Wednesday, January 30, 2008

Fifth Circuit Rules on Homestead Cap

The Fifth Circuit started off the new year with an opinion construing the homestead cap under 11 U.S.C. Sec. 522(p)(1). Matter of Rogers, 2008 U.S. App. LEXIS 129 (5th Cir. 1/4/08). While the case addresses a fairly narrow issue, it is significant because it appears to be the first appellate court opinion construing the new statute.

The issue in Rogers was whether a debtor triggered Sec. 522(p)(1)'s homestead cap when a property acquired more than 1,215 days prior to bankruptcy became the debtor's homestead within the statutory period. Sec. 522(p)(1) states that a debtor may not exempt "any amount of interest" in a homestead that was acquired by the debtor within 1,215 days before bankruptcy which exceeds $125,000 in value. The debtor inherited the property in 1994, but did not make it her homestead until January 2004 after she separated from her husband. The property was awarded to her in the parties' subsequent divorce in April 2004.

The debtor filed for bankruptcy in September 2005 and a creditor objected to the homestead exemption. The bankruptcy court denied the objection to exemption and the district court affirmed this ruling. However, the courts gave different reasons for their rulings. The bankruptcy court ruled that because the debtor obtained title to the property outside of the 1,215 day period that the cap did not apply. The district court ruled that it was impossible to have "a quantity of classification as homestead." As a result, it ruled that the word "interest" referred to the equity acquired by the debtor during the 1,215 day period. Because a homestead designation did not enhance the debtor's equity in the property, the district court held that the cap did not apply.

The split between the bankruptcy court and the district court mirrors a split within the cases nationally. In general, the proponents of the title and equity theories are each trying to avoid what they perceive to be a bad result. The cases which hold that the words "any amount of interest" refers to when the debtor acquired title were ruling on cases where the debtor acquired legal title more than 1,215 days prior to bankruptcy but enhanced their equity within the statutory period. The judges in these cases hold that where title is acquired outside of the statutory period that any enhancement of equity during the 1,215 days is not relevant because title is something which can be acquired, while equity is not. The equity cases generally deal with the situation where the debtor acquired a property whose equity was initially below the cap, but where passive appreciation increased the value beyond the amount of the cap. These cases reject the challenge to the homestead on the basis that the debtor did not acquire any more equity in the property during the statutory period but simply had the value increased by market forces.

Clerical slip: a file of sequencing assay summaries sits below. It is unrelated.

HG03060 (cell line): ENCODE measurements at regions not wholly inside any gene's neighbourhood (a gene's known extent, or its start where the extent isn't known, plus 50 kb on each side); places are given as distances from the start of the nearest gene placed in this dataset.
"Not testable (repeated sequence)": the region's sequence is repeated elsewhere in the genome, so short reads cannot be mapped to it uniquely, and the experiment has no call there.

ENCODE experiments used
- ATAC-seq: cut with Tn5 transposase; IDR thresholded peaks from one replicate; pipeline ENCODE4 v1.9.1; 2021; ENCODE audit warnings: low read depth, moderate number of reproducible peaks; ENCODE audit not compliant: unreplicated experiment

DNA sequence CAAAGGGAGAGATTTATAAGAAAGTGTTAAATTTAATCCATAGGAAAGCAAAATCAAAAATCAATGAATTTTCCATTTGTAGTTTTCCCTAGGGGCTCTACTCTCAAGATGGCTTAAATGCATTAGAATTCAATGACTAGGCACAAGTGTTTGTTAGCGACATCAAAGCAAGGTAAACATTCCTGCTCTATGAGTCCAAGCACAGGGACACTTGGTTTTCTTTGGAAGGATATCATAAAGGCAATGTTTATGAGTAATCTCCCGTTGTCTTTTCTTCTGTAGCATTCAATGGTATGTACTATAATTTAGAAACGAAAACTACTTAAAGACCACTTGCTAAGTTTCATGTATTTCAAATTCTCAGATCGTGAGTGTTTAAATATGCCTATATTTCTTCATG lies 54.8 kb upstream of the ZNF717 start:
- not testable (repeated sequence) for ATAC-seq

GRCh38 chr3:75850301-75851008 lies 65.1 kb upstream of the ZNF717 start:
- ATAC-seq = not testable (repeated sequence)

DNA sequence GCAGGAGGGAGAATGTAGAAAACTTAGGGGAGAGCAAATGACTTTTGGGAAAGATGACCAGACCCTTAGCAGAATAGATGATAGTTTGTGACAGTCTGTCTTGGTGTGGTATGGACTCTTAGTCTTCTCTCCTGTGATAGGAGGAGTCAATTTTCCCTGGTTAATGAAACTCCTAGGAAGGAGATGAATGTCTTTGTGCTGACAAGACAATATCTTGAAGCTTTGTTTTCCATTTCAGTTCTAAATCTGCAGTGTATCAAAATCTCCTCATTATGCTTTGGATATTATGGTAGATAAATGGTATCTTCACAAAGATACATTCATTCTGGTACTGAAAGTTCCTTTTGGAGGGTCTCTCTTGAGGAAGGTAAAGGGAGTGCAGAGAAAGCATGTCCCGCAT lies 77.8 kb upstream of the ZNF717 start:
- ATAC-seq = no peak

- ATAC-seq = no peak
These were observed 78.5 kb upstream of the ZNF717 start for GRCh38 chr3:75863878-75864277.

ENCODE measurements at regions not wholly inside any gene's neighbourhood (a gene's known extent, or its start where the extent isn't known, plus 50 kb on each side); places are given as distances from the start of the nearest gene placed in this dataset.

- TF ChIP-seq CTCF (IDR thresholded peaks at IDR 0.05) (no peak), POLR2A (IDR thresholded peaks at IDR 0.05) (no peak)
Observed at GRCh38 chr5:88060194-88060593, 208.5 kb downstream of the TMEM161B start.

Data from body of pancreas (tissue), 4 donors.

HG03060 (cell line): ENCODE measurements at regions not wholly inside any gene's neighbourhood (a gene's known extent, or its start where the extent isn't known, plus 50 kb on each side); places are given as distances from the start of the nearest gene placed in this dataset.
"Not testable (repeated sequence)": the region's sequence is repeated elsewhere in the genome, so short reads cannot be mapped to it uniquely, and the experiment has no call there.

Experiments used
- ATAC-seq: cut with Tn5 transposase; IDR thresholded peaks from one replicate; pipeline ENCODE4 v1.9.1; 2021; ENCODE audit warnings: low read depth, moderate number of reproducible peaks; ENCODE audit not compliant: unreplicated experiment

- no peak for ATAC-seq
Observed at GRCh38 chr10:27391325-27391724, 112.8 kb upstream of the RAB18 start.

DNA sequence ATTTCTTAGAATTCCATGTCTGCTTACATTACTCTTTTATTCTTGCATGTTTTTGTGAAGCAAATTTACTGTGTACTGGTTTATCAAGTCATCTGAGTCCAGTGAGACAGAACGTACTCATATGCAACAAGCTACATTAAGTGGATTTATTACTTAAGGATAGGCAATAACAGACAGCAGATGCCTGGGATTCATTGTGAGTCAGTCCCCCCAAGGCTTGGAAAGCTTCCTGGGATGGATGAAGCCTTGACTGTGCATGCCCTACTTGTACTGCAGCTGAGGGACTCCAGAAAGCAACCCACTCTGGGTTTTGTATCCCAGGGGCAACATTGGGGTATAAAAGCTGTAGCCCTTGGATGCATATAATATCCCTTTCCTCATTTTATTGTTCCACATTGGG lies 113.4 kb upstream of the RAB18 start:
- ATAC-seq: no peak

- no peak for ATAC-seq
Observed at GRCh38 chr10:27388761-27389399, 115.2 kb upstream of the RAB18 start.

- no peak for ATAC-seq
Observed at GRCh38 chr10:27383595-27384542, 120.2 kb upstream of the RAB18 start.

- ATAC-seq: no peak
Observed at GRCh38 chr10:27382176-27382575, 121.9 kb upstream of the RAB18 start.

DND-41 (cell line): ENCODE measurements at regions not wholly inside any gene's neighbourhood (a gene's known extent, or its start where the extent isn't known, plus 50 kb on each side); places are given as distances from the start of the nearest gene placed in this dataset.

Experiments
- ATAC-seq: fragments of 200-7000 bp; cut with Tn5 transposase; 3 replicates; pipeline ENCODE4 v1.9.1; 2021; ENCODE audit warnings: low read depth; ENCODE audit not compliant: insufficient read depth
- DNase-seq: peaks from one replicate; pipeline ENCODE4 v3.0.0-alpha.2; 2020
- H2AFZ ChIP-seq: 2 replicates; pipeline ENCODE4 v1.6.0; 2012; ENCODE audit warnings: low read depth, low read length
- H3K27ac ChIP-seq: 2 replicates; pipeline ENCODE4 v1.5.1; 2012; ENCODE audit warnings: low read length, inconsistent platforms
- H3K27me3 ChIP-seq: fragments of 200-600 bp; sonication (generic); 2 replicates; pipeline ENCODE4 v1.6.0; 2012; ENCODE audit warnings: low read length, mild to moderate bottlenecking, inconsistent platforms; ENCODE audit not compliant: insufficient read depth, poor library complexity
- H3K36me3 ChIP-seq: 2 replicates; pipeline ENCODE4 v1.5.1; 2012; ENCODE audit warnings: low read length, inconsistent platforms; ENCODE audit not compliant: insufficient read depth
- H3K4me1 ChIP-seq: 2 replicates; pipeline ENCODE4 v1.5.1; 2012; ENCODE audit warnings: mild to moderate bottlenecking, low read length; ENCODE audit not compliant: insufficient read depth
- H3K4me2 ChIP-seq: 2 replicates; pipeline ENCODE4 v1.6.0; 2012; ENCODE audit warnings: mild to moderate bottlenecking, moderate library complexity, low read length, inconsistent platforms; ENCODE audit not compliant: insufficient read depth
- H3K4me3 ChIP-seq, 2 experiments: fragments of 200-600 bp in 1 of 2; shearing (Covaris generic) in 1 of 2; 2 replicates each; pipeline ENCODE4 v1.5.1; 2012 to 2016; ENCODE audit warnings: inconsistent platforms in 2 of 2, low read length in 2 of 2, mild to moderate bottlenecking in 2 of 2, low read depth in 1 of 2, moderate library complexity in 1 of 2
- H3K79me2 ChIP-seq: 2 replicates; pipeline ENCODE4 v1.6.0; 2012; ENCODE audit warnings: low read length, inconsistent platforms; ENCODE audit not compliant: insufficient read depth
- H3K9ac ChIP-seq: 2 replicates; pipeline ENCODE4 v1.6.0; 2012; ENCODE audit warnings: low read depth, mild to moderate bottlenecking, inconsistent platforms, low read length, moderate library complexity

The Fifth Circuit found it unnecessary to resolve the conflict. It found that at a minimum, the debtor must acquire "vested economic interests" within the 1,215 day period in order for the cap to apply. The court concluded that "A debtor acquires an interest in property, not in an exemption." As a result, it found that a property's change in status from non-homestead to homestead was not sufficient to trigger the limitation on what could be exempted.

The Fifth Circuit also dismissed as a red herring the argument that the debtor acquired her interest in the property through the divorce decree. Because the property had been inherited, it was the debtor's separate property. The divorce decree merely confirmed the property's status as her separate property rather than conveying any new interest.

Disclaimer: I have a case pending which may turn on the title vs. equity distinction. While I have tried to accurately summarize the distinctions between the two lines of cases, anyone interested in these issues should read the cases for themselves.

No comments: